Hooked on Heat: Apple Habanero Jelly
I'm not really sure when it happened. At some point in my life I became hooked on heat. It was probably some gateway drug, over-the-counter stuff like Tabasco. A dash on some eggs, and then on a slice of pizza. I craved new sensations: Sriracha, chile verde, South Indian curries. My growing tolerance drove me to hotter and hotter peppers to chase that pony. Capsaicin truly is an addiction, as irrepressible as heroin, only more delicious.
Sugar tempers the pungency of the peppers' kick, buffering the ability for the chemical to attack the nerve endings. Merging sweet and heat is the ultimate culinary slap and tickle, a velvet glove on capsaicin's cruel hand.
Apples and peppers are fast friends, and complement each other well married together in a sweet-hot jelly. The sweetness of cider (and, uh, several cups of sugar) reduce even fiery habaneros to an almost subtle footnote. Almost. A nice, sharp cheddar is all that's missing.
Put the cider in a large nonreactive pan and set over medium-high heat. Chop the peppers coarsely. Once the cider comes up to a simmer, add the peppers. Steep until you get the desired heat extraction; this should only take a couple of minutes. Strain the cider through cheesecloth (the more layers, the clearer your jelly; I don't mind it a little cloudy), and return to the pan. Turn the heat back on.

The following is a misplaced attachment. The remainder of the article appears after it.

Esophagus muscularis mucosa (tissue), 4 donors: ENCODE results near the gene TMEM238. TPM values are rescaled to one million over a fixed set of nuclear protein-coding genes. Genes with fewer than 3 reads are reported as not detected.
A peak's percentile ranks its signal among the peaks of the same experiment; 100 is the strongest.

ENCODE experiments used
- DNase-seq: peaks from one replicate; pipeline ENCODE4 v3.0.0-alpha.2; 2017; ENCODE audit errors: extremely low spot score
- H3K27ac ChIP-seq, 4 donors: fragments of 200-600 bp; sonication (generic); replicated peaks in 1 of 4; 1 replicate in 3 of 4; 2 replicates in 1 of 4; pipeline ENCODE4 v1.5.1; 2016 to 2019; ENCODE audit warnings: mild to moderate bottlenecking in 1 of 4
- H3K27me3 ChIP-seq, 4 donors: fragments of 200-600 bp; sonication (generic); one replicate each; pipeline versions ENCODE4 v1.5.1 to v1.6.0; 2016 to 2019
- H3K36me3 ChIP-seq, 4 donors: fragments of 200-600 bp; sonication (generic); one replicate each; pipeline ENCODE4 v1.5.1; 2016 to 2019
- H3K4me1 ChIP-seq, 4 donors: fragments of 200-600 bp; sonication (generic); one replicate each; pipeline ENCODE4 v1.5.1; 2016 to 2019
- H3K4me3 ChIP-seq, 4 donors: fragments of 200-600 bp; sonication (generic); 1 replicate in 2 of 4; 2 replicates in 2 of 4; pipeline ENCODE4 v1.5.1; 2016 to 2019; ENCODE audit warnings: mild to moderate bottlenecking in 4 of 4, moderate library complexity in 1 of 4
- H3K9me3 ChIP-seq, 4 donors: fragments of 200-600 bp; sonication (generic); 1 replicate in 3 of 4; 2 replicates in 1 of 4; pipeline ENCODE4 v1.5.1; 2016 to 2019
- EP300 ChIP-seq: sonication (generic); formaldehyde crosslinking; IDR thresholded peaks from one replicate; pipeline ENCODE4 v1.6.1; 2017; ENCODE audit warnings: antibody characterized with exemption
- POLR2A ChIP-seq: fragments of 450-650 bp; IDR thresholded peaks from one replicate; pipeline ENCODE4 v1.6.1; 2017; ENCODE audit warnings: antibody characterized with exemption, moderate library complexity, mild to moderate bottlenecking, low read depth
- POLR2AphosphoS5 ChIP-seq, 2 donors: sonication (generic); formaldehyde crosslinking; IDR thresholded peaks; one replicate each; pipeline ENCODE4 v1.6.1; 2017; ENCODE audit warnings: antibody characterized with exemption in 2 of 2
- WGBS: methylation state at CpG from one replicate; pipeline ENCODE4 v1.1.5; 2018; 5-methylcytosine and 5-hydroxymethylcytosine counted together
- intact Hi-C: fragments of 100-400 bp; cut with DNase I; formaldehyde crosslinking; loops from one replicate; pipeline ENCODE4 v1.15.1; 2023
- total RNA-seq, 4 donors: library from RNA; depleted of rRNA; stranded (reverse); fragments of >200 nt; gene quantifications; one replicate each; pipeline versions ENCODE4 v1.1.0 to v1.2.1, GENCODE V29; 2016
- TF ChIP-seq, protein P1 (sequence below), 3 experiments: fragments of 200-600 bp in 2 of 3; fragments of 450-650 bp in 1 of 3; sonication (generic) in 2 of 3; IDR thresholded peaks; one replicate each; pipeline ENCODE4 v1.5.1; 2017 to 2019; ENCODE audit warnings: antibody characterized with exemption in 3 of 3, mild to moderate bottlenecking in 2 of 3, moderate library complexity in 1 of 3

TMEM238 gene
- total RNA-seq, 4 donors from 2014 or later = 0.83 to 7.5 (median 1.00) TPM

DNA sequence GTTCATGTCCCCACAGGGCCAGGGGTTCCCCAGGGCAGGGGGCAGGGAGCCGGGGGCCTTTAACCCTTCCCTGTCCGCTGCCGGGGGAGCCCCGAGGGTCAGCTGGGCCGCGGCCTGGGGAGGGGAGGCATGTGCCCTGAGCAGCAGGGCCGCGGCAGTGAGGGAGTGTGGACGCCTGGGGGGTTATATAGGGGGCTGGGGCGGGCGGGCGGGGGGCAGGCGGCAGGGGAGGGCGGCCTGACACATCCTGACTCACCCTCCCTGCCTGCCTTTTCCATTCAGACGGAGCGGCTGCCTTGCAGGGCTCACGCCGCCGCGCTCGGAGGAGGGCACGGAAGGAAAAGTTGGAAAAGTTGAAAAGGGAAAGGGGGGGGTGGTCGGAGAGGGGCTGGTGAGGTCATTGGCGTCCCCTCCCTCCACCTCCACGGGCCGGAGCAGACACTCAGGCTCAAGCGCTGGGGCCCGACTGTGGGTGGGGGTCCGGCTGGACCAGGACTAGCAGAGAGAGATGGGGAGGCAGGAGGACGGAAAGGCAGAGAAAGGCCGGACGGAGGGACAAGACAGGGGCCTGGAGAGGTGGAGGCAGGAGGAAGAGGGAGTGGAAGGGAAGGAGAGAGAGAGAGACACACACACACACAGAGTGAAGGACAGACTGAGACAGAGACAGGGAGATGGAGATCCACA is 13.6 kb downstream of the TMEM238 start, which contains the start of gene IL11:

Mix the pectin with 1/4 cup of the sugar. Whisk into the cider thoroughly. Bring the cider to a full rolling boil. Add the sugar, stirring well to mix. Bring once again to a full rolling boil for one full minute, stirring constantly.
Remove from heat, and skim away any foam. Ladle into sterilized jars, leaving 1/8" of headroom. Process using normal water-bath method.
Sean Timberlake is a professional writer, amateur foodie, avid traveler and all-around bon vivant. He is the founder of Punk Domestics, a content and community site for DIY food enthusiasts, and has penned the blog Hedonia since 2006. He lives in San Francisco with his husband, DPaul Brown, and their hyperactive terrier, Reese.